Life, School, and Shower: just-shower-thoughts Blind people must save a lot on electricity. stomatium They do actually! mauve-moth I had a blind professor, last semester, and I swung through his office to make up an exam. It was a while before I knew he was in there because he was sitting with the lights off. I finally went in, apologized, and took the exam by the light of a nearby window (which was fine). Forty-five minutes into dead silence he panicked and yelled in this booming voiced, "WAIT, YOU CAN SEE!!" before diving across his desk to turn on the lights. I'm sure he was embarrassed but I thought it was endearing and it highlighted a large aspect of disabled life that I hadn't previously considered. hotmolasses Sort of relatedly I once had professor who was deaf, but she had learned to read lips and speak so she could communicate easily with hearing people who didn't know sign language. One day she had gotten off topic and was talking a little about her personal life, so that one of the students said "Oh, I know, I grew up in Brooklyn too." She stared at him for a long time and then said "How do you know l'm from Brooklyn?" And he said "You have a Brooklyn accent." She said "I do?" and the whole class nodded, and then she burst out laughing and said "I had no idea! The school where I learned to speak was in Brooklyn. I learned by moving my mouth and tongue the way my teachers did. So I guess it makes sense that I have their accent, I just never thought about it." Realising perspectives!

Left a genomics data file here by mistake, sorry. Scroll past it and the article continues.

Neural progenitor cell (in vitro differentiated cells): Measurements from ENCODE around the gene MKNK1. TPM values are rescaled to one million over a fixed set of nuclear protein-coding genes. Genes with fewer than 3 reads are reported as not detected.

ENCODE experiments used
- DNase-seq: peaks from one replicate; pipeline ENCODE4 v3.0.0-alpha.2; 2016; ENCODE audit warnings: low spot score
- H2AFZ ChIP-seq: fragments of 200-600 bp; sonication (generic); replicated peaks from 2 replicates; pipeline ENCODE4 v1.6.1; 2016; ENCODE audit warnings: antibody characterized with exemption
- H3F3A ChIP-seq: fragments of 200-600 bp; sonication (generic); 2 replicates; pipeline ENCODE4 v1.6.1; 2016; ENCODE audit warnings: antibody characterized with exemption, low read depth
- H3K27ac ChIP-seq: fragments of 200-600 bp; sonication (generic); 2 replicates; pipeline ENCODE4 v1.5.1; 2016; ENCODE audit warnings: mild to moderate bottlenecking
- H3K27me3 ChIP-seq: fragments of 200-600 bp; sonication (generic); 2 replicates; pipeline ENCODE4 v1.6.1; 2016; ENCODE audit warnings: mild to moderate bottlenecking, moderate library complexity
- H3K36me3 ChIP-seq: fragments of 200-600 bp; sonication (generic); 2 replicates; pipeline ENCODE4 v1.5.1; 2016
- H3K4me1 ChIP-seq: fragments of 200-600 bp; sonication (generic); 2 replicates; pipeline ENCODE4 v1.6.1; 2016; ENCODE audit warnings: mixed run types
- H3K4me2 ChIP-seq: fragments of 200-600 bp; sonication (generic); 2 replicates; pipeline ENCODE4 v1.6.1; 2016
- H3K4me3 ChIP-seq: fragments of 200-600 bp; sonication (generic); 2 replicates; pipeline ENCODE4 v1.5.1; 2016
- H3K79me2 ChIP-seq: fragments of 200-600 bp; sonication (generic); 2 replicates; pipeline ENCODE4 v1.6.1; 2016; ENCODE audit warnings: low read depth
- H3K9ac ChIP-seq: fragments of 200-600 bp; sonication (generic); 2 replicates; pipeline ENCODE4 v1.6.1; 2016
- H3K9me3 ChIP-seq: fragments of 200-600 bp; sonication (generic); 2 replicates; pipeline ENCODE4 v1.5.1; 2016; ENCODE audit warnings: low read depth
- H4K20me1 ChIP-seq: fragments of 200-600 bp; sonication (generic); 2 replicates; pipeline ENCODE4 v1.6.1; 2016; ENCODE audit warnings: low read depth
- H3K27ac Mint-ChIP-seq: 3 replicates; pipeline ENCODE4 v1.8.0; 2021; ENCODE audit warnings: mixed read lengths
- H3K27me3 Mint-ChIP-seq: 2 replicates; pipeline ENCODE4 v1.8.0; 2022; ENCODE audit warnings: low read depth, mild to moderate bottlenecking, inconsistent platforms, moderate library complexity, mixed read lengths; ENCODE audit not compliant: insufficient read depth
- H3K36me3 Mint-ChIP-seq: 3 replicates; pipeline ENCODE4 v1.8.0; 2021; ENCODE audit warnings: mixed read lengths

Life, School, and Shower: just-shower-thoughts
 Blind people must save a lot on electricity.
 stomatium
 They do actually!
 mauve-moth
 I had a blind professor, last semester, and I swung
 through his office to make up an exam. It was a while
 before I knew he was in there because he was sitting
 with the lights off. I finally went in, apologized, and
 took the exam by the light of a nearby window (which
 was fine). Forty-five minutes into dead silence he
 panicked and yelled in this booming voiced, "WAIT,
 YOU CAN SEE!!" before diving across his desk to
 turn on the lights. I'm sure he was embarrassed but I
 thought it was endearing and it highlighted a large
 aspect of disabled life that I hadn't previously
 considered.
 hotmolasses
 Sort of relatedly I once had professor who was deaf,
 but she had learned to read lips and speak so she
 could communicate easily with hearing people who
 didn't know sign language. One day she had gotten
 off topic and was talking a little about her personal
 life, so that one of the students said "Oh, I know, I
 grew up in Brooklyn too."
 She stared at him for a long time and then said "How
 do you know l'm from Brooklyn?"
 And he said "You have a Brooklyn accent."
 She said "I do?" and the whole class nodded, and
 then she burst out laughing and said "I had no idea!
 The school where I learned to speak was in Brooklyn.
 I learned by moving my mouth and tongue the way
 my teachers did. So I guess it makes sense that I
 have their accent, I just never thought about it."
Realising perspectives!

Realising perspectives!